GEOSCAN Search Results: Fastlink


TitleSurface velocities of glaciers in western Canada from speckle-tracking of ALOS PALSAR and RADARSAT-2 data
AuthorVan Wychen, W; Copland, L; Jiskoot, H; Gray, L; Sharp, M; Burgess, DORCID logo
SourceCanadian Journal of Remote Sensing vol. 44, no. 1, 2018 p. 57-66,
Alt SeriesNatural Resources Canada, Contribution Series 20180116
PublisherInforma UK Limited
Mediaon-line; digital
File formatpdf; html
ProvinceBritish Columbia; Alberta
NTS83C/03; 83C/04; 83C/05; 83C/06; 92K; 92M; 92N; 104B; 104C; 104D; 104E; 104F; 104G; 104J; 104K; 104L; 104M; 104N; 105D; 114; 115A; 115B; 115C; 115F; 115G
AreaSt. Elias Mountains; Boundary Ranges; Coast Mountains; Alaska; Hubbard Glacier; Seward Glacier; Tweedsmuir Glacier; Lowell Glacier; Rocky Mountains; Columbia Mountains; Chaba Icefields; Clemenceau Icefields; Columbia Icefields; Canada; United States of America
Lat/Long WENS-145.0000 -130.0000 62.0000 56.0000
Lat/Long WENS-128.0000 -124.0000 52.0000 50.5000
Lat/Long WENS-118.0000 -117.0000 52.5000 52.0000
Subjectssurficial geology/geomorphology; environmental geology; Nature and Environment; glaciers; icefields; remote sensing; satellite imagery; radar methods; ice movement; ice flow; mapping techniques; climate; change detection; Climate change
Illustrationslocation maps; tables; geoscientific sketch maps
ProgramGSC Atlantic Division
Released2018 04 19
AbstractSpeckle-tracking of historically acquired ALOS PALSAR and RADARSAT-2 datasets are used to determine the dynamics of major glaciers and ice masses in western Canada over the past decade. For the icefields of the St. Elias Mountains and those that fringe the northern British Columbia/Alaska border, our results are largely consistent with earlier studies that used the same data, but different speckle-tracking techniques, to derive ice motion. However, our results are generally more spatially comprehensive than those previously published, in particular in fast-flowing regions such as Hubbard, Seward, Tweedsmuir and Lowell glaciers. We also produce new velocity maps for the icefields located in the Coast Mountains of southwestern British Columbia and for the Chaba, Clemenceau and Columbia icefields of the Rocky Mountains. Generally, faster flow is present on large ocean- and land-terminating outlet glaciers, particularly those in high accumulation maritime regions. These results, taken together with velocity maps of the Canadian Arctic and Yukon produced in previous studies, mean that baseline maps of glacier velocities determined from speckle tracking of SAR datasets are now available for nearly all the major ice masses of Canada.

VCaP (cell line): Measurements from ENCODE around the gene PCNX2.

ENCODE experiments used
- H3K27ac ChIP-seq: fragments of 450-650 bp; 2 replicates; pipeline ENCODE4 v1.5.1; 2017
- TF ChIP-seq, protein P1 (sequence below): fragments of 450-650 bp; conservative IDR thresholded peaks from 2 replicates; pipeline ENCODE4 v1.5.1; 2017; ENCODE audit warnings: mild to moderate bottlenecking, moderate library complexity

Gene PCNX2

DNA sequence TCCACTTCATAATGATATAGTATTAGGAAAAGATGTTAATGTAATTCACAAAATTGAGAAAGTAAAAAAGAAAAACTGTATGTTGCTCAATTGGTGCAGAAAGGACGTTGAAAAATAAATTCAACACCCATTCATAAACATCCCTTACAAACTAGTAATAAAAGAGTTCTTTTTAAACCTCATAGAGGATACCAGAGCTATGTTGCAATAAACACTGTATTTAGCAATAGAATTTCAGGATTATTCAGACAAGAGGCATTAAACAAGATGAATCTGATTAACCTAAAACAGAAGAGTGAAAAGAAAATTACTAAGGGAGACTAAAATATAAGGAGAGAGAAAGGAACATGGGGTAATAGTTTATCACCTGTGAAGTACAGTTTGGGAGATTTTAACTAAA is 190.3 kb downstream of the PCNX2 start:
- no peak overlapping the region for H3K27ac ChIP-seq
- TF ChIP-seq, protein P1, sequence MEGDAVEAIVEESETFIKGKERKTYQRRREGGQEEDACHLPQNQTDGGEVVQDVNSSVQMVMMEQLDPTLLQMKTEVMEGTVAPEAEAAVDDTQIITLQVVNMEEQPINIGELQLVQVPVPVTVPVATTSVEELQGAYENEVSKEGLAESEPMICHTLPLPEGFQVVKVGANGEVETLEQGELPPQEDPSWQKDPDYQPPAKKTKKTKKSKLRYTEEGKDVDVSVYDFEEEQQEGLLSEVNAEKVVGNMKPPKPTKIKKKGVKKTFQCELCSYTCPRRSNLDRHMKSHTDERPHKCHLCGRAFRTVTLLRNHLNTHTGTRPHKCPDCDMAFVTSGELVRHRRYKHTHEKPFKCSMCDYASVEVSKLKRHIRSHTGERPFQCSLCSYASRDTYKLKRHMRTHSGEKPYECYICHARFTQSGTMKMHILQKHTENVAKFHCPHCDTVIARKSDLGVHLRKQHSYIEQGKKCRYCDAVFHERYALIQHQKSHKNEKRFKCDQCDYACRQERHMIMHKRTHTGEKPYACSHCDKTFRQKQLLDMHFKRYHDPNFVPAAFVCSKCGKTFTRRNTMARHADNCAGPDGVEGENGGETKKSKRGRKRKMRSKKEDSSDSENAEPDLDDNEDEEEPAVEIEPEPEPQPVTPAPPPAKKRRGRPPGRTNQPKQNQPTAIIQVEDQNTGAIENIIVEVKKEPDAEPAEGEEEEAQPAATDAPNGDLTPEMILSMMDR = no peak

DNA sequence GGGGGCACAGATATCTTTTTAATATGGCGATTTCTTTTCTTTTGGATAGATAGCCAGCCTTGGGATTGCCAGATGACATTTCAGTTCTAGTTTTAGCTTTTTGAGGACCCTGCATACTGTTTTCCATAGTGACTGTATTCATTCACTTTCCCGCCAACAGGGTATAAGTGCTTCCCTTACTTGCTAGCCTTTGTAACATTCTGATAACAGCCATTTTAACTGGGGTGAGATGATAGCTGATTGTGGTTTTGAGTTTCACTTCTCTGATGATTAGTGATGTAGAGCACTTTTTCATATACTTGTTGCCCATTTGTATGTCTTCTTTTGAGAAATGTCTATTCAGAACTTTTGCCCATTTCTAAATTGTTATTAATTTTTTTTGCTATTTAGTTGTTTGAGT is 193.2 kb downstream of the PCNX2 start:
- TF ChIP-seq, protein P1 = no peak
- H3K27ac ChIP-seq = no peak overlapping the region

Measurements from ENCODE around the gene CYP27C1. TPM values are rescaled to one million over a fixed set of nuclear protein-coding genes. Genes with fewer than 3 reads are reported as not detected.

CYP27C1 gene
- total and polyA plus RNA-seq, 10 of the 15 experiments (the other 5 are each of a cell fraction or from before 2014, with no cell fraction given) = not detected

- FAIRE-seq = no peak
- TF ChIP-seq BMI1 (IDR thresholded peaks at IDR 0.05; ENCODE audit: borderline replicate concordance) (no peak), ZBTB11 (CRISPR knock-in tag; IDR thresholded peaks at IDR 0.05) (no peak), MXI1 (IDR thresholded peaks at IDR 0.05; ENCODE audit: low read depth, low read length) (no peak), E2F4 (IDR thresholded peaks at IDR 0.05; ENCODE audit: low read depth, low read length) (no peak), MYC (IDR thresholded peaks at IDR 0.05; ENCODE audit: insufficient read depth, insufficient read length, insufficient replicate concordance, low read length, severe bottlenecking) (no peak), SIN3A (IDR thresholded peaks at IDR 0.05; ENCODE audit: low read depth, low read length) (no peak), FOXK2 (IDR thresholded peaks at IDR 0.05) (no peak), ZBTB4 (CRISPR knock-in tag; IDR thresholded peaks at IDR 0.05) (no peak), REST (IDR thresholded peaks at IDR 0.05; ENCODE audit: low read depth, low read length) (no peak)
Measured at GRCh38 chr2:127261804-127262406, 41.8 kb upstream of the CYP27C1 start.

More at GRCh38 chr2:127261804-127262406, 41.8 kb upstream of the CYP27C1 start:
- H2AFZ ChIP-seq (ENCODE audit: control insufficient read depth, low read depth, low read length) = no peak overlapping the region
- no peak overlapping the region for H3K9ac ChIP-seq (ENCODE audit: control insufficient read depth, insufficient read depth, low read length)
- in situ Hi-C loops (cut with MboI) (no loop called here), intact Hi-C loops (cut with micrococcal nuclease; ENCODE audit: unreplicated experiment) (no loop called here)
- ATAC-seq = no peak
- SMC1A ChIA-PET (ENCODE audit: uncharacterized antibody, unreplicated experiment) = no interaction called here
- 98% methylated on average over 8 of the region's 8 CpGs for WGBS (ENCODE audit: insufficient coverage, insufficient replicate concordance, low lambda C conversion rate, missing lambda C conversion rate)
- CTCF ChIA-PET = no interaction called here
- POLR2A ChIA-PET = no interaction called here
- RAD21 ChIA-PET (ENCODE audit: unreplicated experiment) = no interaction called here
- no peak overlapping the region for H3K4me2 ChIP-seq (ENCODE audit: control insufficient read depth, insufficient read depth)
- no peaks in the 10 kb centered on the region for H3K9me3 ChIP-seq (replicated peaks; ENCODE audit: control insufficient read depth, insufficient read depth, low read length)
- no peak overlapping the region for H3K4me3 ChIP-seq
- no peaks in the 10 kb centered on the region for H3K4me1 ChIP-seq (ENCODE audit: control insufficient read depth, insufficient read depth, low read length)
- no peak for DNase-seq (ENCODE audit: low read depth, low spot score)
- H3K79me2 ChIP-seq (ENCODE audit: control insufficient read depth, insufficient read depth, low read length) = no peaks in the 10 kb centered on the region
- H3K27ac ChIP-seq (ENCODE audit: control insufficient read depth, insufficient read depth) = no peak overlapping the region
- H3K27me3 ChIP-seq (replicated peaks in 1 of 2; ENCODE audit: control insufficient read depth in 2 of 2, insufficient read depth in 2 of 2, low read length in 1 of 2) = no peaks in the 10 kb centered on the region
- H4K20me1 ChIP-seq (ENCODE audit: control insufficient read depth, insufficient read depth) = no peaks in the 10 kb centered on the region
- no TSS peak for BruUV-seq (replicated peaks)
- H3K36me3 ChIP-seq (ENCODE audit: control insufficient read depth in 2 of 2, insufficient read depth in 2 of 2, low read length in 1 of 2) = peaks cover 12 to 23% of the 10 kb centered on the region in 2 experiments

Summary(Plain Language Summary, not published)
The dynamics of alpine glaciers in western Canada can have a significant impact on their mass balance through transport of mass from high elevation accumulation zones to low elevation ablation zones. Knowledge of the regional scale velocity structure of these features however remains poorly understood. This paper derives original baseline velocity measurements for glaciers and icefields to improve current and predicted mass loss rates from this region.

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